A month ago, more or less, I finished reading Eight Perfect Murders by Peter Swanson. While the book was not a new favourite – kind of forgettable, to be honest – most of the reviews I read agree that the eight books mentioned in the infamous list are all better than the novel itself. Mystery is not my go-to genre, but I do enjoy it most of the time when I pick it up and I liked the idea of reading some older books in the genre. I hadn’t read any of these books in the past, I was curious, and it sounded like a good idea for a blog post.
The only problem with it was that the book spoils some of the mysteries quite a lot, but due to the fact that I listened to the audiobook, I didn’t think I retained too much information about them. Or, at least, I was not able to trace each murder to its proper book, so I guess that was something. As I was going to find out while reading, most of the books on the list are not even exactly mysteries, as the murderer is often introduced in the first pages.
All in all, it was an interesting reading experience. Not only the genre is not one I’m well versed in, but these titles have all been published, with the exception of one, forty years or more ago. Just so you know, there might be mild spoilers, but I’ll try to be as vague as possible.
The Red House Mystery (1922) by A. A. Milne
The main characters are presented in the beginning of the novel through the voices of two housemaid chatting the afternoon away. The Red House guests are out playing golf, and their host is waiting for the arrival of his wastrel brother from Australia. Little does he know, another stranger is coming to the house more or less at the same time, to visit one of the guests: it’s Antony Gillingham, and he finds himself inside the house not a moment after a shot is heard from the office room. When he and the host’s cousin (and accountant) finally manage to break in the room, they find the brother dead, and the host is nowhere to be found. Thus starts the detective career of Antony, who notices a few strange details in the scene from the beginning. He recruits his friend Bill to act as his Watson and help him in the investigation, and they start searching the house and trying to figure out what happened and where is the culprit.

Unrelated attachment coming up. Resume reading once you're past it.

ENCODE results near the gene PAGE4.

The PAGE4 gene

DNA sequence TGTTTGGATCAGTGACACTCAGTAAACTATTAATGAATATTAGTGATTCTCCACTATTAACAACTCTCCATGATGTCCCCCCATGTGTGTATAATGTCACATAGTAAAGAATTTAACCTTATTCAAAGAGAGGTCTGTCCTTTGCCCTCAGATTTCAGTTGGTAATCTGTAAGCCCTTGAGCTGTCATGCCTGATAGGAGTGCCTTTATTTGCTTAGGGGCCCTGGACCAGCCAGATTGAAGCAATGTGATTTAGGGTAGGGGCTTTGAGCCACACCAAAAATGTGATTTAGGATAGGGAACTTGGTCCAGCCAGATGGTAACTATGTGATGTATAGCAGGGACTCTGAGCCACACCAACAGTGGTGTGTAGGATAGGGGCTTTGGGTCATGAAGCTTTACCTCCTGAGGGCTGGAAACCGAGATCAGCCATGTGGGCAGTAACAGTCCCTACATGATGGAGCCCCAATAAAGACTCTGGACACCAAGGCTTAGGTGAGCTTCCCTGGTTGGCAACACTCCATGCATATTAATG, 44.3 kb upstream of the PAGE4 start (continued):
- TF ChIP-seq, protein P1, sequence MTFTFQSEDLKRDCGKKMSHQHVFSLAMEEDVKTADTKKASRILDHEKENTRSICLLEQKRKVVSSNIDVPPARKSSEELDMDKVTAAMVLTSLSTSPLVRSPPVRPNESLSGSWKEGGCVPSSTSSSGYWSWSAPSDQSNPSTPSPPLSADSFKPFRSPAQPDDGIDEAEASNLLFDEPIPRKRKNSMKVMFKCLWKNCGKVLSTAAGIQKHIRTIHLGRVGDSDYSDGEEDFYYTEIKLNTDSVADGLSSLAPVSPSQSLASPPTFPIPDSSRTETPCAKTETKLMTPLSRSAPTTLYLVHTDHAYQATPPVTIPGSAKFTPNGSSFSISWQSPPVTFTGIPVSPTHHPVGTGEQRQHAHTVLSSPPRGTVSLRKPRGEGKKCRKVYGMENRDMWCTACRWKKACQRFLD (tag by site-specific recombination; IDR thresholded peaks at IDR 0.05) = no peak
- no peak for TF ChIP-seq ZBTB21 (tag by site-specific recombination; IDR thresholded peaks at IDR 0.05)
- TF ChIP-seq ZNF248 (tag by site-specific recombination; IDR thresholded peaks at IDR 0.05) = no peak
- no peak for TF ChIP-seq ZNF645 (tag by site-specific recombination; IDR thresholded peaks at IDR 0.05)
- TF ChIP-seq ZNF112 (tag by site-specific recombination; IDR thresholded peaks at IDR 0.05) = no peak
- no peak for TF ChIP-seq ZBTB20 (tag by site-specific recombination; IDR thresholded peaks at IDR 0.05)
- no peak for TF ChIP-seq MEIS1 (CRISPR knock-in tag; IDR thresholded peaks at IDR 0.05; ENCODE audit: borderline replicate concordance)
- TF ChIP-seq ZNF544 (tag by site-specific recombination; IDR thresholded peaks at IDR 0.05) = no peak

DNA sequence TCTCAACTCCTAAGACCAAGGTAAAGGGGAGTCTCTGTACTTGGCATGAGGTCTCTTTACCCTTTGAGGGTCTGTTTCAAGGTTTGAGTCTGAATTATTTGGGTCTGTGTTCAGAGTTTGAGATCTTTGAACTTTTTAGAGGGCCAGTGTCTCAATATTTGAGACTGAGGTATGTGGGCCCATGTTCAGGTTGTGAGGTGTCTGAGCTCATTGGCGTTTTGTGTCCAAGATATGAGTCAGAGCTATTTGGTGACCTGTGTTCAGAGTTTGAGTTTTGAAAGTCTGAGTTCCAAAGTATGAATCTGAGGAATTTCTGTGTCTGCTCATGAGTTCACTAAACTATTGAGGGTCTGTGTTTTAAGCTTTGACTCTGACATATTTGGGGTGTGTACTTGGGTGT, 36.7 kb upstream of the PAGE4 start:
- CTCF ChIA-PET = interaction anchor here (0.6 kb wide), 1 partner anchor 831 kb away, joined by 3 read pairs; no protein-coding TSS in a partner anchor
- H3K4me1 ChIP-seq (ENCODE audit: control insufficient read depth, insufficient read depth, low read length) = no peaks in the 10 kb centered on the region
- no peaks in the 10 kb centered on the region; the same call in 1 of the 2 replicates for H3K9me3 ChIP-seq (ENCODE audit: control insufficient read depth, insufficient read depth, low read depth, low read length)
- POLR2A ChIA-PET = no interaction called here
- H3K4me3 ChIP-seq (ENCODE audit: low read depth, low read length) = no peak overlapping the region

The book doesn’t waste any time playing around or following irrelevant plot points, even if there are a couple of well placed red herrings. The characters are not extremely fleshed out, but the cast is small enough so that is impossible to mix them up; they also have some witty exchanges and manage to be quite likeable. It was fun to follow Antony’s reasoning; every chapter added new elements to the mystery, and I thought the resolution was pretty clever.
Malice Aforethought (1931) by Francis Iles
Without going too much into details, this is more of a psychological thriller than a classic mystery. The protagonist is known to jump from an affair to the next, while his cold wife Julia waits patiently at home. They were never in love, but they live in a comfortable routine. That is, until Dr. Bickleigh comes to the conclusion that he needs to get rid of her. Thus begins a long period in the head of a man who has been repeatedly humiliated and had had his self-esteem almost completely crushed, until he succeeds in making her wife’s death look like an unfortunate accident. This encourages him to think himself safe and cleverer than everyone else; and as gossip spreads that Julia has not died naturally after all, his arrogance will lead him to make mistakes without even realising and to try to replicate the success of his first murder.
It was interesting to follow the thought process of a character like the doctor, and see all the little ways in which he justifies his actions; it brings the reader to question the assumption that a mundane life, far from childhood trauma and the like, couldn’t justify such dreadful actions. I didn’t like the protagonist: he is a mean little man, and the few moments of sympathy that he manages to elicit are promptly swept away by his malignant attitude, but he was still disturbingly realistic in his reasonings. The female character were annoying as well. Julia, the wife, is probably the only one with a little brain or personality; the other ones are stupid and petty, and the classic feeble women of the early ’30s, always crying, fainting, or downright hysterical. Still, I was glued to the pages while reading, so I guess it was not all bad?
The ABC Murders (1936) by Agatha Christie